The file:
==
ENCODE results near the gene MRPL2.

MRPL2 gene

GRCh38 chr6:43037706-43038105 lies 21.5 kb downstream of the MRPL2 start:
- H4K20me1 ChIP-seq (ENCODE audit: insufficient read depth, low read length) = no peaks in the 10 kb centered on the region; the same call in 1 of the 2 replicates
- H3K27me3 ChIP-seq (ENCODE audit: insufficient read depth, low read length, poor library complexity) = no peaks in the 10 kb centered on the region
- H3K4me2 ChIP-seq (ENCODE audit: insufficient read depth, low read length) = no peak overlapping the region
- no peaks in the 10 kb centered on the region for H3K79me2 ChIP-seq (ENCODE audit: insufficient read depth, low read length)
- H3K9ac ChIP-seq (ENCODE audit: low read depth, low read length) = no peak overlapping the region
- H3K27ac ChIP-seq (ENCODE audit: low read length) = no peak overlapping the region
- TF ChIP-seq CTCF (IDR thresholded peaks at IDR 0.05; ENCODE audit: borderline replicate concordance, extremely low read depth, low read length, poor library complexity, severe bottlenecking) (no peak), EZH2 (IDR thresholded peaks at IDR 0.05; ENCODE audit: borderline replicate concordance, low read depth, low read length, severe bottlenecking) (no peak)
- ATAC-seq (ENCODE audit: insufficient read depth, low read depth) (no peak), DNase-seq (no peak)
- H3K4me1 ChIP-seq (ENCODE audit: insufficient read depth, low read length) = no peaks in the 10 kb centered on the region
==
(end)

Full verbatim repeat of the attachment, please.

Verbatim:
ENCODE results near the gene MRPL2.

MRPL2 gene

GRCh38 chr6:43037706-43038105 lies 21.5 kb downstream of the MRPL2 start:
- H4K20me1 ChIP-seq (ENCODE audit: insufficient read depth, low read length) = no peaks in the 10 kb centered on the region; the same call in 1 of the 2 replicates
- H3K27me3 ChIP-seq (ENCODE audit: insufficient read depth, low read length, poor library complexity) = no peaks in the 10 kb centered on the region
- H3K4me2 ChIP-seq (ENCODE audit: insufficient read depth, low read length) = no peak overlapping the region
- no peaks in the 10 kb centered on the region for H3K79me2 ChIP-seq (ENCODE audit: insufficient read depth, low read length)
- H3K9ac ChIP-seq (ENCODE audit: low read depth, low read length) = no peak overlapping the region
- H3K27ac ChIP-seq (ENCODE audit: low read length) = no peak overlapping the region
- TF ChIP-seq CTCF (IDR thresholded peaks at IDR 0.05; ENCODE audit: borderline replicate concordance, extremely low read depth, low read length, poor library complexity, severe bottlenecking) (no peak), EZH2 (IDR thresholded peaks at IDR 0.05; ENCODE audit: borderline replicate concordance, low read depth, low read length, severe bottlenecking) (no peak)
- ATAC-seq (ENCODE audit: insufficient read depth, low read depth) (no peak), DNase-seq (no peak)
- H3K4me1 ChIP-seq (ENCODE audit: insufficient read depth, low read length) = no peaks in the 10 kb centered on the region